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  2. I love your photos. The Nugget Falls one is incredible.

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  3. Sweet. Now that's Alaskan MBing.

    I recall a year when I was in Anchorage, when the temps were real cold but there wasn't any snow to speak of, except high in the mountains. 1998 maybe? Anyway, that year Ten Mile river on the Kenai was frozen tight, and being snow free you could ride it (with studs) for miles to the "head water." Something that was pretty much impossible to do in an average winter.

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  4. I would give anything to bike up to that waterfall right now. Ahhh so awesome! I guess I will be forced to do my easy 70 degree biking through the desert instead.

    Hannah

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  5. looks like fantastic ice climbing in Juneau now, Keep soaking up the cold snap.

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  6. Glacier big,
    Jill tiny

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  7. Hey Jill,
    Saw you pedaling across Valley Blvd. yesterday coming down from the glacier and thought for sure you were up there taking a pic of the ice art someone constructed last weekend.

    When are you going to ditch that desk job and get one as a roving reporter?

    -Cynthia

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  8. My display picture is me at Nugget Falls - in the summer. You're right; it's a bit of a shocker to see it frozen!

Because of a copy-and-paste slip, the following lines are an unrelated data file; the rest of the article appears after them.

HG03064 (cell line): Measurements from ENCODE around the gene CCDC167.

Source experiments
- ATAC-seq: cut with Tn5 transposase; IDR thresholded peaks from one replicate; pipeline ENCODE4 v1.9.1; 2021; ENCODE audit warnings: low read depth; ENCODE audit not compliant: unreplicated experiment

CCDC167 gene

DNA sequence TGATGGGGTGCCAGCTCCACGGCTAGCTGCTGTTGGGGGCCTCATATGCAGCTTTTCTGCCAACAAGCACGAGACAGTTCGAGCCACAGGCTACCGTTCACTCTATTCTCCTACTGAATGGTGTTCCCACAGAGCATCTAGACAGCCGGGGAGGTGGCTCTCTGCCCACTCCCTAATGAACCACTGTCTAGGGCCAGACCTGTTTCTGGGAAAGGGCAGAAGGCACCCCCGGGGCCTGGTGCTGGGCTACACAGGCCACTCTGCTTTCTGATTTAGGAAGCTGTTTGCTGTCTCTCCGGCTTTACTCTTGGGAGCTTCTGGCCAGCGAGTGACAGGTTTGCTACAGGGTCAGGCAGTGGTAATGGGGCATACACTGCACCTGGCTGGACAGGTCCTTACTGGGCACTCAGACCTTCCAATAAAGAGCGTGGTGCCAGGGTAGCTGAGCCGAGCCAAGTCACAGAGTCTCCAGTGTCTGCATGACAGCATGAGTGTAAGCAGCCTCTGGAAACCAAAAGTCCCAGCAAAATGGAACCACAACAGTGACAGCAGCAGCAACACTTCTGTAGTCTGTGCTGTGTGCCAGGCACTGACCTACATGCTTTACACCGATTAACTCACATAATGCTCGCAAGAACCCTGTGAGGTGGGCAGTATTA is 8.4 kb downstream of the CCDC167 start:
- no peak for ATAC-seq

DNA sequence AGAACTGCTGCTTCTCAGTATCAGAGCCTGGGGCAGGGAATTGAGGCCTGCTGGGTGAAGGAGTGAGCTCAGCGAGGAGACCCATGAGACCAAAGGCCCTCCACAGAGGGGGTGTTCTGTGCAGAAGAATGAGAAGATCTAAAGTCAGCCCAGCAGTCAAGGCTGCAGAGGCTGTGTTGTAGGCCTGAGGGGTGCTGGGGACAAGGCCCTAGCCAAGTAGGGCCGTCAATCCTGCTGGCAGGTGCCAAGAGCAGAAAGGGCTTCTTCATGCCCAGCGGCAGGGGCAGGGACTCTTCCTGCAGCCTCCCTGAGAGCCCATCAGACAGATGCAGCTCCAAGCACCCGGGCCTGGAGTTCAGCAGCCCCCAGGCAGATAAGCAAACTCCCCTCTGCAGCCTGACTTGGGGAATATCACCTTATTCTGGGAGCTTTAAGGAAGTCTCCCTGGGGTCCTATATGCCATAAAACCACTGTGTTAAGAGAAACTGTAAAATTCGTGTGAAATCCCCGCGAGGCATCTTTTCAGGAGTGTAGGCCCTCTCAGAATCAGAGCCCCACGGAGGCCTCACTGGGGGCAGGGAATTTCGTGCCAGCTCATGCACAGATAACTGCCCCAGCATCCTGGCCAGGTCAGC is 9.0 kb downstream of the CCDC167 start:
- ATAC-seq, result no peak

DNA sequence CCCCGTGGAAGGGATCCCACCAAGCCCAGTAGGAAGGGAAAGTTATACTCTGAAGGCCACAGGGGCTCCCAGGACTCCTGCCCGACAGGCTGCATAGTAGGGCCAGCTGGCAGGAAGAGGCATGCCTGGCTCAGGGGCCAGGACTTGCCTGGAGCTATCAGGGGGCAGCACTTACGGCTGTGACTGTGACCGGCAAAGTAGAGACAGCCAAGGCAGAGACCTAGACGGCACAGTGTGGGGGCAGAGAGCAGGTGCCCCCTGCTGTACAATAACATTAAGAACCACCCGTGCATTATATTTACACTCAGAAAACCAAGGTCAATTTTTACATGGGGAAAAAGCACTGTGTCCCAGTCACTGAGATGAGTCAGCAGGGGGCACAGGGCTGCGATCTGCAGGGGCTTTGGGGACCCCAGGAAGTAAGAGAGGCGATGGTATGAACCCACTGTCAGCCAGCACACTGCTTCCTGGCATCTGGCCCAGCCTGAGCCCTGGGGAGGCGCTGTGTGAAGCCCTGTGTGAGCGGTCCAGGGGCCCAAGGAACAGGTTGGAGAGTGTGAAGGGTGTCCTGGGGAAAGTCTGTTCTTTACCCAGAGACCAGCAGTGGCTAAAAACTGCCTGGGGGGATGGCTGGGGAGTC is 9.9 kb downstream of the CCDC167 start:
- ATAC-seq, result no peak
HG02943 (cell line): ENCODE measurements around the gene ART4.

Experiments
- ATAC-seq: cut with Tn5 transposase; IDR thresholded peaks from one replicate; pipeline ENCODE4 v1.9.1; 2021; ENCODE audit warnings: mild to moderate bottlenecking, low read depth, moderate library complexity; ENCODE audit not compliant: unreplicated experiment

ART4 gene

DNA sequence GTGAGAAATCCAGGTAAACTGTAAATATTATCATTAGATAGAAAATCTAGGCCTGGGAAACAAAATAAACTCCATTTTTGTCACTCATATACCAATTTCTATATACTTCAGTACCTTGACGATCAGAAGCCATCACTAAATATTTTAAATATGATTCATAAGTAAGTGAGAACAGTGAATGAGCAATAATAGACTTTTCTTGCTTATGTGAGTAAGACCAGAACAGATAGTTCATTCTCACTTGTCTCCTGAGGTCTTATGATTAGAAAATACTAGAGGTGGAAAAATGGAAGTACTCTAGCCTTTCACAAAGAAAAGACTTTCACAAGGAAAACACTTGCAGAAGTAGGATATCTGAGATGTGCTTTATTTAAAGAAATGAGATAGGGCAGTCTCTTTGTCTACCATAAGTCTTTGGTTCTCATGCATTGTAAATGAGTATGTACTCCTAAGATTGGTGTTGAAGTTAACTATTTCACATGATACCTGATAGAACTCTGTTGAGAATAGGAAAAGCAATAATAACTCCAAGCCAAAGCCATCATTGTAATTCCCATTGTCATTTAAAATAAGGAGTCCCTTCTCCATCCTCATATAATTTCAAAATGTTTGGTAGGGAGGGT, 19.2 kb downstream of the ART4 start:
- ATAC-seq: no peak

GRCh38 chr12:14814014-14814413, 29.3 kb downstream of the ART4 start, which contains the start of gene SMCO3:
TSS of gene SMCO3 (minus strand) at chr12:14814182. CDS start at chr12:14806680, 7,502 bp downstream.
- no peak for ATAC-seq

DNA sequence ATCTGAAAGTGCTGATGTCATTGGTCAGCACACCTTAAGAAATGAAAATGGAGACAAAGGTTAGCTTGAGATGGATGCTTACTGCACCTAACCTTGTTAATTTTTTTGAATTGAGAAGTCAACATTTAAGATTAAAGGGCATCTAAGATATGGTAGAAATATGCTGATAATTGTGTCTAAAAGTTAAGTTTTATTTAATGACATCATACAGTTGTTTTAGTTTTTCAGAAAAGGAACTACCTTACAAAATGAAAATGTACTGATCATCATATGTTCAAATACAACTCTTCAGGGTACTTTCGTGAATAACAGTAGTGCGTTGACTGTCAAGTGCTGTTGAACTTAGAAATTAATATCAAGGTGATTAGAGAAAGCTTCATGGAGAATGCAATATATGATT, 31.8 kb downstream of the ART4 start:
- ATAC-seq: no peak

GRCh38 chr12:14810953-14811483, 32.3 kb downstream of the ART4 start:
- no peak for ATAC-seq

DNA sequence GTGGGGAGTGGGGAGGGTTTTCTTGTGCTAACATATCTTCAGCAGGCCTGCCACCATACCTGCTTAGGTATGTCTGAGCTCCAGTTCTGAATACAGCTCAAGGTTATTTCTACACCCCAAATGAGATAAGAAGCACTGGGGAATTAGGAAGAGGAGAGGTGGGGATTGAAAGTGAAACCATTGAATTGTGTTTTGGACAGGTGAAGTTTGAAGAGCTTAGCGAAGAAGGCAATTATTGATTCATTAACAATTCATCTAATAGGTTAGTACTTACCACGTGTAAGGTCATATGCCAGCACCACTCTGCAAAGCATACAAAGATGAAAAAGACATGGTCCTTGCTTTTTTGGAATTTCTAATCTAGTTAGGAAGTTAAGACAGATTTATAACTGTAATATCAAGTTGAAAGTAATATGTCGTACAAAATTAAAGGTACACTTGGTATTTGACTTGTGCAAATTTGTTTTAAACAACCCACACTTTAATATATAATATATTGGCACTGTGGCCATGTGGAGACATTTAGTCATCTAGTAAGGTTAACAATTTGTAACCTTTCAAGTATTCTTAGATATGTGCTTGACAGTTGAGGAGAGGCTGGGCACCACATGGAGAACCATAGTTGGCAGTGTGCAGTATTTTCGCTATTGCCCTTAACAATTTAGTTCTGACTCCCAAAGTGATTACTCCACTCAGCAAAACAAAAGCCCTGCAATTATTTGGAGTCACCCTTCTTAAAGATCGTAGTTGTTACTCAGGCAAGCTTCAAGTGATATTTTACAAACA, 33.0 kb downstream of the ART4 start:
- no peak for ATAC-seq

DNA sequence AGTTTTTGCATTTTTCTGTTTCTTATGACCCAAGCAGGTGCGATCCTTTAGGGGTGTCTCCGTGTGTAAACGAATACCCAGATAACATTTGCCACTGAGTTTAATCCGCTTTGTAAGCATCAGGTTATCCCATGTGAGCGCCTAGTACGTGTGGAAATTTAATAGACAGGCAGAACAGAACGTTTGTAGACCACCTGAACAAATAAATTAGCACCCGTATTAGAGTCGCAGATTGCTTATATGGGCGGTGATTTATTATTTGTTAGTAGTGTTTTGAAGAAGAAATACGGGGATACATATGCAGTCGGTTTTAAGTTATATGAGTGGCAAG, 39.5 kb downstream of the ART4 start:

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  9. Still loving your blog and all your photos, Jill, and thinking good thoughts for you and the upcoming Idit event - you rock! ;)

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  10. The lake ice was probably safe, but it sure was making a lot of noise. I could have venture out on it, but I think I would have had a small heart attack every time I heard the ice shift and groan. Also, I don't really have my bike set up for glare ice. I use a set of low-end Kenda studded tires that are two years old and so well-used that they're worn down to little nubbins. Great for roads and trails, but the glare ice may have to wait until I can afford some Nokians. What I should do now is track down some thrift-store ice skates. Now that looks fun.


    Cynthia, thanks :)
    I actually wasn't aware of that artwork and somehow missed it while I was riding on the beach. My co-worker Brian showed me pictures of it later. It is indeed a cool piece of guerilla art. Any idea who made it?

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  11. No idea...saw it Sun. afternoon. I think of it like Tibetan art...seems to be alot of that around Juneau. Anonymous authors of temporary beauty seem to defy the ego of the creator thus transcending self. Don't think I could do it...I'd have to at least scribble my initials in some inconspicuous spot nearby... ;-)

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  12. Anonymous10:38 AM

    How about a picture of this thing called art? I would like to see what all the talk is about.

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  13. Those are all radically cool pictures, literally and figuratively...